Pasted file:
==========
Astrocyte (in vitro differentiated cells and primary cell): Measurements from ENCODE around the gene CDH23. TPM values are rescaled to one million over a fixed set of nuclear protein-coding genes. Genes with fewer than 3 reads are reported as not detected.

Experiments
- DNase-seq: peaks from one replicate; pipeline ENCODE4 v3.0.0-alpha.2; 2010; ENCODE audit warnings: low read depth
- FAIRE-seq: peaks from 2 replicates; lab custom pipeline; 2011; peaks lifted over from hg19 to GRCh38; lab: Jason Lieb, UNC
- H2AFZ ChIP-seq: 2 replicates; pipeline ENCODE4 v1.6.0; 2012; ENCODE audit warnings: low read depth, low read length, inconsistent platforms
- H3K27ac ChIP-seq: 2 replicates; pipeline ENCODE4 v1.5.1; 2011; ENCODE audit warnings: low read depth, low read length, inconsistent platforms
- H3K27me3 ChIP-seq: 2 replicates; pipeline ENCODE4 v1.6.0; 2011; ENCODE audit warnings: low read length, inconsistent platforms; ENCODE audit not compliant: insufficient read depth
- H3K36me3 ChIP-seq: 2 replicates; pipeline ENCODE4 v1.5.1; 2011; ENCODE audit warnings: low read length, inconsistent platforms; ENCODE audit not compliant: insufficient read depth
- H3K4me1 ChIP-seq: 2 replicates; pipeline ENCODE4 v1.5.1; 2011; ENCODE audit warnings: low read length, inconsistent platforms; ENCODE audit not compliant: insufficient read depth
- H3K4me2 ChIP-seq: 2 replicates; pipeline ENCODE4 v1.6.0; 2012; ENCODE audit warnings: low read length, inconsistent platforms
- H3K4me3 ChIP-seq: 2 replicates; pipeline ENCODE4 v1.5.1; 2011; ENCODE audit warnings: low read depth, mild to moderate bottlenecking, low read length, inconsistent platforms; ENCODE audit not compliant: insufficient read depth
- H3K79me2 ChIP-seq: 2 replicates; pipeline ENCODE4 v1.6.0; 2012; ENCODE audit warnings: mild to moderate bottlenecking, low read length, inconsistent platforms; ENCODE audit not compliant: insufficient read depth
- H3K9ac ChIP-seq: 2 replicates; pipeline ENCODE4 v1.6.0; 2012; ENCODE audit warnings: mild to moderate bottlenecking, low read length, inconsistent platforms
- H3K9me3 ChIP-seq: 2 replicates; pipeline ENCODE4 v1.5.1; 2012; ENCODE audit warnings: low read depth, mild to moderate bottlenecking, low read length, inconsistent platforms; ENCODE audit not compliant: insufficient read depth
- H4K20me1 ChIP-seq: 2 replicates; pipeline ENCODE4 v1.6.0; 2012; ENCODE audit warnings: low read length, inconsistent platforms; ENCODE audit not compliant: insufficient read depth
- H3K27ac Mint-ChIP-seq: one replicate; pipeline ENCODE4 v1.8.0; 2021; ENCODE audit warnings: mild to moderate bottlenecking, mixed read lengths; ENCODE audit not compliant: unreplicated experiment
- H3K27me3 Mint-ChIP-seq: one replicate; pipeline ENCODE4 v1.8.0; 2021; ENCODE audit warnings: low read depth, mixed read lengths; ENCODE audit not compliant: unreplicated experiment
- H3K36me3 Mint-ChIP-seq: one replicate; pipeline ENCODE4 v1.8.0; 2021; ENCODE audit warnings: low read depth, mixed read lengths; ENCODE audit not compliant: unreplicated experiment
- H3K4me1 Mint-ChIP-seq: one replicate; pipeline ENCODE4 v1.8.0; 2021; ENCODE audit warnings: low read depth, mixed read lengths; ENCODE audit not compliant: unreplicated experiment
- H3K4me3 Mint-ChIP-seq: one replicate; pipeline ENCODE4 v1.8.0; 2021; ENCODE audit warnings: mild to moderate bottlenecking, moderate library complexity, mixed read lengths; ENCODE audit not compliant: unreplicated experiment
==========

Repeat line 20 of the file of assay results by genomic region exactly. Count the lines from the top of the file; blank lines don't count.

- H3K4me3 Mint-ChIP-seq: one replicate; pipeline ENCODE4 v1.8.0; 2021; ENCODE audit warnings: mild to moderate bottlenecking, moderate library complexity, mixed read lengths; ENCODE audit not compliant: unreplicated experiment